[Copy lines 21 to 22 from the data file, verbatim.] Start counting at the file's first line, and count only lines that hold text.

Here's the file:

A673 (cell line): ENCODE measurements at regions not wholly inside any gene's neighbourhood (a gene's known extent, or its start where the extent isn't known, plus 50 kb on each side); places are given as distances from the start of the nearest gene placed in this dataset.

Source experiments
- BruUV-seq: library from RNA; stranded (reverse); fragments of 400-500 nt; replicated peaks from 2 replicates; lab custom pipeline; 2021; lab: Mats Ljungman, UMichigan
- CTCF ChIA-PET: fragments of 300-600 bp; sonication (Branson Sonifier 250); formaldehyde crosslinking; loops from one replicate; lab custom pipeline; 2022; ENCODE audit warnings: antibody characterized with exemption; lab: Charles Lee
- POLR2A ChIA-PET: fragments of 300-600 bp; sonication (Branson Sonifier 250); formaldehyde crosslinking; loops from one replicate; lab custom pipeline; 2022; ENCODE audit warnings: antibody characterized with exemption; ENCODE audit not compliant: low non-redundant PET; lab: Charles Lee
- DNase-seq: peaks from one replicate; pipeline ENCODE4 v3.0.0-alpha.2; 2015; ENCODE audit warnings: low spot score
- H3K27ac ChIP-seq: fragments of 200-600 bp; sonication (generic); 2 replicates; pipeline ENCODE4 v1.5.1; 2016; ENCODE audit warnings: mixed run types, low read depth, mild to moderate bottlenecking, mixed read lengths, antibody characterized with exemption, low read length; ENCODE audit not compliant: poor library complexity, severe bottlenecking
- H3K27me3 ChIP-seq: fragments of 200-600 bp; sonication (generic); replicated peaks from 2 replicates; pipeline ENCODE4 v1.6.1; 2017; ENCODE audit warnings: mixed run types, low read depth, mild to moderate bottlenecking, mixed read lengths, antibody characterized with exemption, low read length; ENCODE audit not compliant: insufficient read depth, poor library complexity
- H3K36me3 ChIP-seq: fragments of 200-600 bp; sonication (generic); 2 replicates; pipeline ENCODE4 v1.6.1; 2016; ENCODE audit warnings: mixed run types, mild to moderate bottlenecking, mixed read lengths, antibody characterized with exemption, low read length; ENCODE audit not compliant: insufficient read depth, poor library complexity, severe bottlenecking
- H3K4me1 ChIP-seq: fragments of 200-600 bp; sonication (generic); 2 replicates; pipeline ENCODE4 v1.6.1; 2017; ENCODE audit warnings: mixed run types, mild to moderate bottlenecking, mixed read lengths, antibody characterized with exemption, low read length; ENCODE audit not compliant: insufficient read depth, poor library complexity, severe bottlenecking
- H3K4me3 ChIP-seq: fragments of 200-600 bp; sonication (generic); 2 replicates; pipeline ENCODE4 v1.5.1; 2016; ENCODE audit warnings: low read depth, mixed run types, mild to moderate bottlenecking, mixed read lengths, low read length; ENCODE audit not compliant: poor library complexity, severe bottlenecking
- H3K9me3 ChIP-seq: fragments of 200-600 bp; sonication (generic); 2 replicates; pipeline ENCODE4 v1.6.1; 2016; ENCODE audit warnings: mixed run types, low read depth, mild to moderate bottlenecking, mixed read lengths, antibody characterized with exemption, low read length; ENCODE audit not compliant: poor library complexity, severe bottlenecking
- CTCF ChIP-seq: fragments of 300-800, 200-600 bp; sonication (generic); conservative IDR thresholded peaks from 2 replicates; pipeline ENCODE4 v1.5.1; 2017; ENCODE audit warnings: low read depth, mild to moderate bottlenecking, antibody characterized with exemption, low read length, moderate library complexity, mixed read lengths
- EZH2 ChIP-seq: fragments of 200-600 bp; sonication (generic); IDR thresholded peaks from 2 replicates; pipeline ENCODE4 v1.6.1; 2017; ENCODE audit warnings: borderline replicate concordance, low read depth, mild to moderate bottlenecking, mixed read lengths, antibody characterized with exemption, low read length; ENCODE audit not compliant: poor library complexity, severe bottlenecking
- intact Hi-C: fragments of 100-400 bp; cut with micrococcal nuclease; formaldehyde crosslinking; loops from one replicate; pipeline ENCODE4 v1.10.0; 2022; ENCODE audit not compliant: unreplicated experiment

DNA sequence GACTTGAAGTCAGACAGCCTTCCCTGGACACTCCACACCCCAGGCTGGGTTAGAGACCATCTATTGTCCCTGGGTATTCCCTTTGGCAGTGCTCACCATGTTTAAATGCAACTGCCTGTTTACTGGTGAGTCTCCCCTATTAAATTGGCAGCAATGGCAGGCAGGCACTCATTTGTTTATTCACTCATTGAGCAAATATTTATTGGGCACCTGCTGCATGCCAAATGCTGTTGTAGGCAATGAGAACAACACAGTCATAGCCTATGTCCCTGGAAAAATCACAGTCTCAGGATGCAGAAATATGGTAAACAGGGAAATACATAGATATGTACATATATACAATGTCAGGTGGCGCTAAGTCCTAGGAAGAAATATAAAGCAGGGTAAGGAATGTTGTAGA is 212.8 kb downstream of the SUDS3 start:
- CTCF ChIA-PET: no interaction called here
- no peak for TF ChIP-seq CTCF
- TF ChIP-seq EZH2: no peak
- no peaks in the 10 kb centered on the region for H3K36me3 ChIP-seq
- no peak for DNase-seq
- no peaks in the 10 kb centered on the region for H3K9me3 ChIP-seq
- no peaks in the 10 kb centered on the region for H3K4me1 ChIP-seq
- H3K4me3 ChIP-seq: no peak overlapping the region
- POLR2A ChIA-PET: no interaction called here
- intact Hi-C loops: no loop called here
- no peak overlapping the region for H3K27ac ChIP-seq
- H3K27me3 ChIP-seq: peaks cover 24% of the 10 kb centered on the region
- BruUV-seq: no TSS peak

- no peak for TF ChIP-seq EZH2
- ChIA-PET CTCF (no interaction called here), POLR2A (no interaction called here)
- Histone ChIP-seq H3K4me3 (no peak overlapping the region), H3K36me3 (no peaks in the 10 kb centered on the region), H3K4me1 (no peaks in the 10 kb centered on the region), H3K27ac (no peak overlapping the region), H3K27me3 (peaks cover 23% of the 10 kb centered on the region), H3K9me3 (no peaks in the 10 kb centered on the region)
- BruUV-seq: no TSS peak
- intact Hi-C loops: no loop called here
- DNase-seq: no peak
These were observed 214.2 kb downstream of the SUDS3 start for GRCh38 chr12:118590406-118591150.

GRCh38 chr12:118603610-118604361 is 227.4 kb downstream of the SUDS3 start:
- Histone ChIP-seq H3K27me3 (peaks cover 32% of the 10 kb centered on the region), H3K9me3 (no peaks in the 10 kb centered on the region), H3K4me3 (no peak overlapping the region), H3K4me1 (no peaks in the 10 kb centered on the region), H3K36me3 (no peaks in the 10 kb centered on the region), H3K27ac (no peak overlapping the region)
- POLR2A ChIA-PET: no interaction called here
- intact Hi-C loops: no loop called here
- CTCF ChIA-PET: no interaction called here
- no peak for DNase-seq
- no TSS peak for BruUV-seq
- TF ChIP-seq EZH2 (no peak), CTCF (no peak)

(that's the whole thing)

- no peak for DNase-seq
- no peaks in the 10 kb centered on the region for H3K9me3 ChIP-seq